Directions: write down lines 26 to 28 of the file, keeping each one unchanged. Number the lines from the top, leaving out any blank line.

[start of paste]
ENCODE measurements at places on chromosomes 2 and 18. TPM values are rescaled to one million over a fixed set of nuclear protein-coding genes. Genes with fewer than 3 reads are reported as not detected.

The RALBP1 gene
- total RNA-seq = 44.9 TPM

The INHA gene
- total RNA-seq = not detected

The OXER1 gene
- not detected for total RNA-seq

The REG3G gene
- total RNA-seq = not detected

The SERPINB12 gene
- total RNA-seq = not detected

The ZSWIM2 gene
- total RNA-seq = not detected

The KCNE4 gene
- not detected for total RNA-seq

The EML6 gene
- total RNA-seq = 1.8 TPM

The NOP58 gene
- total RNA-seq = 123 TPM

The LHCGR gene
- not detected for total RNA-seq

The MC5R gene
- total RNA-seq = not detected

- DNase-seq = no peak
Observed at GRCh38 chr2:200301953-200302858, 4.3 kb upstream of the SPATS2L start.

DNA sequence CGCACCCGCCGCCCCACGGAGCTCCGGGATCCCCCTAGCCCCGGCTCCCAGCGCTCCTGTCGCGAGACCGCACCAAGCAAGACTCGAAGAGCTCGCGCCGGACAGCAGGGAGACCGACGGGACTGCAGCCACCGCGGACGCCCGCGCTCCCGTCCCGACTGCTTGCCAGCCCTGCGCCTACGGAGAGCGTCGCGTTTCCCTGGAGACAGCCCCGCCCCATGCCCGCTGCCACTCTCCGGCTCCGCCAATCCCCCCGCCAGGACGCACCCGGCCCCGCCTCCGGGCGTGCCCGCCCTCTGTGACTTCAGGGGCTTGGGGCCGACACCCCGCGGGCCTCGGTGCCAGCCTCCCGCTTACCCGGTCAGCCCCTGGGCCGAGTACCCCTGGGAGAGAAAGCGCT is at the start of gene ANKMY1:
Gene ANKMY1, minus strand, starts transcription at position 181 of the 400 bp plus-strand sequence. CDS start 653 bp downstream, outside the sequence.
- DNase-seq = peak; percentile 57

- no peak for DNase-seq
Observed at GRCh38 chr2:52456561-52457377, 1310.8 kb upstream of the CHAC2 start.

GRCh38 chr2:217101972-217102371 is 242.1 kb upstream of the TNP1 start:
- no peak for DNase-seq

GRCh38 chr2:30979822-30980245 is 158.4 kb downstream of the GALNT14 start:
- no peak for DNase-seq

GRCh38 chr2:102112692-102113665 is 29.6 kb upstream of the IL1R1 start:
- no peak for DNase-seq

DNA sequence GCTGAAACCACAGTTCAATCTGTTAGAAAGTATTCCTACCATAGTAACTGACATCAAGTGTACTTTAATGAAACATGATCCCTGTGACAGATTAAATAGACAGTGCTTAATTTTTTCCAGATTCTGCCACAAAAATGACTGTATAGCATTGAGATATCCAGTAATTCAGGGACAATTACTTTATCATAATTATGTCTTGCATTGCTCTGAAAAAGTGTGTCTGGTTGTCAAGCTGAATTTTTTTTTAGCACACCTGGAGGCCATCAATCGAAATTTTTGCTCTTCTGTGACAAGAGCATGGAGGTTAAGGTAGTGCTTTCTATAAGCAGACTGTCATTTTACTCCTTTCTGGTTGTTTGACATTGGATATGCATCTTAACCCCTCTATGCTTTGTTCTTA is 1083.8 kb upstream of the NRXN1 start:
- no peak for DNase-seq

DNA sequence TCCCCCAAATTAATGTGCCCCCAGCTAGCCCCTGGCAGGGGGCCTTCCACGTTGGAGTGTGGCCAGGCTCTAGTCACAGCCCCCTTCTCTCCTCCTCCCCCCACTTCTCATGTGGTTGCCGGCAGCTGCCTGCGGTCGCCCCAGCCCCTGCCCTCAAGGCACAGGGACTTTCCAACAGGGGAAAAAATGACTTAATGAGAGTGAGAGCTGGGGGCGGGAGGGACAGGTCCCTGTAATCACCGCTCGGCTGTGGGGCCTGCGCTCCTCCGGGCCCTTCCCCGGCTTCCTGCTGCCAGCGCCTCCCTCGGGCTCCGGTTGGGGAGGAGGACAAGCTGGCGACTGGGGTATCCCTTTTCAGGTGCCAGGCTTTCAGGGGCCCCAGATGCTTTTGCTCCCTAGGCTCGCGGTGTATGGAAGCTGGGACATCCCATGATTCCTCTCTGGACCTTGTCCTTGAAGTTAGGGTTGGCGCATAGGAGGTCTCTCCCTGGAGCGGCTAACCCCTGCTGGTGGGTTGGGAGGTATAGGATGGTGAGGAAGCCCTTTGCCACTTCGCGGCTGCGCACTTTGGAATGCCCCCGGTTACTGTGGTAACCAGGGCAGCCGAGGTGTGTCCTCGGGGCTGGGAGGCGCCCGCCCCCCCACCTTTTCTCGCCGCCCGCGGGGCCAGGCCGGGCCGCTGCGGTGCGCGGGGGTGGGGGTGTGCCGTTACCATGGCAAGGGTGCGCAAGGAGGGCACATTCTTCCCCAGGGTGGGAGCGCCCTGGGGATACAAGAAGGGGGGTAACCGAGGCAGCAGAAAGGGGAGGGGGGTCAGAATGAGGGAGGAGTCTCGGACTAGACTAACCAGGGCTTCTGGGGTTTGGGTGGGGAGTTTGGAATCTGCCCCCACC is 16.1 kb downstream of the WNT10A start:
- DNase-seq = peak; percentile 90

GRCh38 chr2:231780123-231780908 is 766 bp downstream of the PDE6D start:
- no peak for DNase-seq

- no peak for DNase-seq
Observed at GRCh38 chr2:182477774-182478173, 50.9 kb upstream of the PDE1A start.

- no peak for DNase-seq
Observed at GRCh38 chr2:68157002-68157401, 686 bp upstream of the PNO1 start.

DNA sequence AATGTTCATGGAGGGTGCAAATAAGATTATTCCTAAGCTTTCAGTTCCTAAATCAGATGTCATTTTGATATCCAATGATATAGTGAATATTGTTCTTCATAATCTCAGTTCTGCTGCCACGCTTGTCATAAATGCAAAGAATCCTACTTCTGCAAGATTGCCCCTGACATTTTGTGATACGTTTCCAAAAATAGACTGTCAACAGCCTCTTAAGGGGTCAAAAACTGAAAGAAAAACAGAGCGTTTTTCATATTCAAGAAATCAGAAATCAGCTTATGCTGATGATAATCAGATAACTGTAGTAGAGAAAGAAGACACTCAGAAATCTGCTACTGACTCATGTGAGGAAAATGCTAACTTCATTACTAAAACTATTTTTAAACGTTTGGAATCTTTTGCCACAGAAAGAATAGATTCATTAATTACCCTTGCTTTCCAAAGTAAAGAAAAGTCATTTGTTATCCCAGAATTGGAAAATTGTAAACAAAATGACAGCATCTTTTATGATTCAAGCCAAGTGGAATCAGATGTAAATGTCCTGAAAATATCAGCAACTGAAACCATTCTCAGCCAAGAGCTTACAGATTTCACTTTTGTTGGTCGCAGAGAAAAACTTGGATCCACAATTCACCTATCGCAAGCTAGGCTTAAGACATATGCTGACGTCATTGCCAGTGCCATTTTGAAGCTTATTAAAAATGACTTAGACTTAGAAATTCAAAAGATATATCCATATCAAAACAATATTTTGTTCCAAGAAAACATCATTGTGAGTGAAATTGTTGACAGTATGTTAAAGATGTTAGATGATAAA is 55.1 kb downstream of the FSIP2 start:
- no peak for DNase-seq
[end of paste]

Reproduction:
DNA sequence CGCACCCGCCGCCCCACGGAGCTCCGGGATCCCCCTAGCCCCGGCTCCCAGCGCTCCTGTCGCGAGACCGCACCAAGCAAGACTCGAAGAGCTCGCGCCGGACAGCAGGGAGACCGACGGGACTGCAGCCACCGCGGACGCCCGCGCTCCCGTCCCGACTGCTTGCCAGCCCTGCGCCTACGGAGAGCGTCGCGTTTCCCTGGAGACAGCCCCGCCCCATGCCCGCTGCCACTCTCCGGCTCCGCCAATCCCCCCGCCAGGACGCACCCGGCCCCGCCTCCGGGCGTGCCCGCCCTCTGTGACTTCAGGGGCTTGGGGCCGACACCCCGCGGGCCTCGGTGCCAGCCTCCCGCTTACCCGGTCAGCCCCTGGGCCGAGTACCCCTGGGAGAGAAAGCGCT is at the start of gene ANKMY1:
Gene ANKMY1, minus strand, starts transcription at position 181 of the 400 bp plus-strand sequence. CDS start 653 bp downstream, outside the sequence.
- DNase-seq = peak; percentile 57